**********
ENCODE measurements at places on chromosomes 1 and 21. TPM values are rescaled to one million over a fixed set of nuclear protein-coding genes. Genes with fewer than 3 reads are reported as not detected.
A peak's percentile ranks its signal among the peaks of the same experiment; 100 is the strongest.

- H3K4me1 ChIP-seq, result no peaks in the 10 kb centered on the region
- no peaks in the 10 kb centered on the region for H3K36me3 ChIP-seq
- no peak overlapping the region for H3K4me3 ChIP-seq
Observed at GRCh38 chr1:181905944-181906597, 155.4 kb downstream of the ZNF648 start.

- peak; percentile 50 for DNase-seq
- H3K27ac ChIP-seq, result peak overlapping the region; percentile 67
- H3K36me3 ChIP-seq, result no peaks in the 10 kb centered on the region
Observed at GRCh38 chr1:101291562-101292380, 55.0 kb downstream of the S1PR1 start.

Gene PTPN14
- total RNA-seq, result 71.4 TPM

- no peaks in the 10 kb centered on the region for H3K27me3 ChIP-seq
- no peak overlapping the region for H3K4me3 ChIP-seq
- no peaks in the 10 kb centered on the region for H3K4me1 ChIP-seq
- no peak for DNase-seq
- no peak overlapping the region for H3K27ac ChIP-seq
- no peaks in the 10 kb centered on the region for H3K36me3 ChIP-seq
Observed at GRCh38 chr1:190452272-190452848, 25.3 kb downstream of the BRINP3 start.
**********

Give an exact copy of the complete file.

ENCODE measurements at places on chromosomes 1 and 21. TPM values are rescaled to one million over a fixed set of nuclear protein-coding genes. Genes with fewer than 3 reads are reported as not detected.
A peak's percentile ranks its signal among the peaks of the same experiment; 100 is the strongest.

- H3K4me1 ChIP-seq, result no peaks in the 10 kb centered on the region
- no peaks in the 10 kb centered on the region for H3K36me3 ChIP-seq
- no peak overlapping the region for H3K4me3 ChIP-seq
Observed at GRCh38 chr1:181905944-181906597, 155.4 kb downstream of the ZNF648 start.

- peak; percentile 50 for DNase-seq
- H3K27ac ChIP-seq, result peak overlapping the region; percentile 67
- H3K36me3 ChIP-seq, result no peaks in the 10 kb centered on the region
Observed at GRCh38 chr1:101291562-101292380, 55.0 kb downstream of the S1PR1 start.

Gene PTPN14
- total RNA-seq, result 71.4 TPM

- no peaks in the 10 kb centered on the region for H3K27me3 ChIP-seq
- no peak overlapping the region for H3K4me3 ChIP-seq
- no peaks in the 10 kb centered on the region for H3K4me1 ChIP-seq
- no peak for DNase-seq
- no peak overlapping the region for H3K27ac ChIP-seq
- no peaks in the 10 kb centered on the region for H3K36me3 ChIP-seq
Observed at GRCh38 chr1:190452272-190452848, 25.3 kb downstream of the BRINP3 start.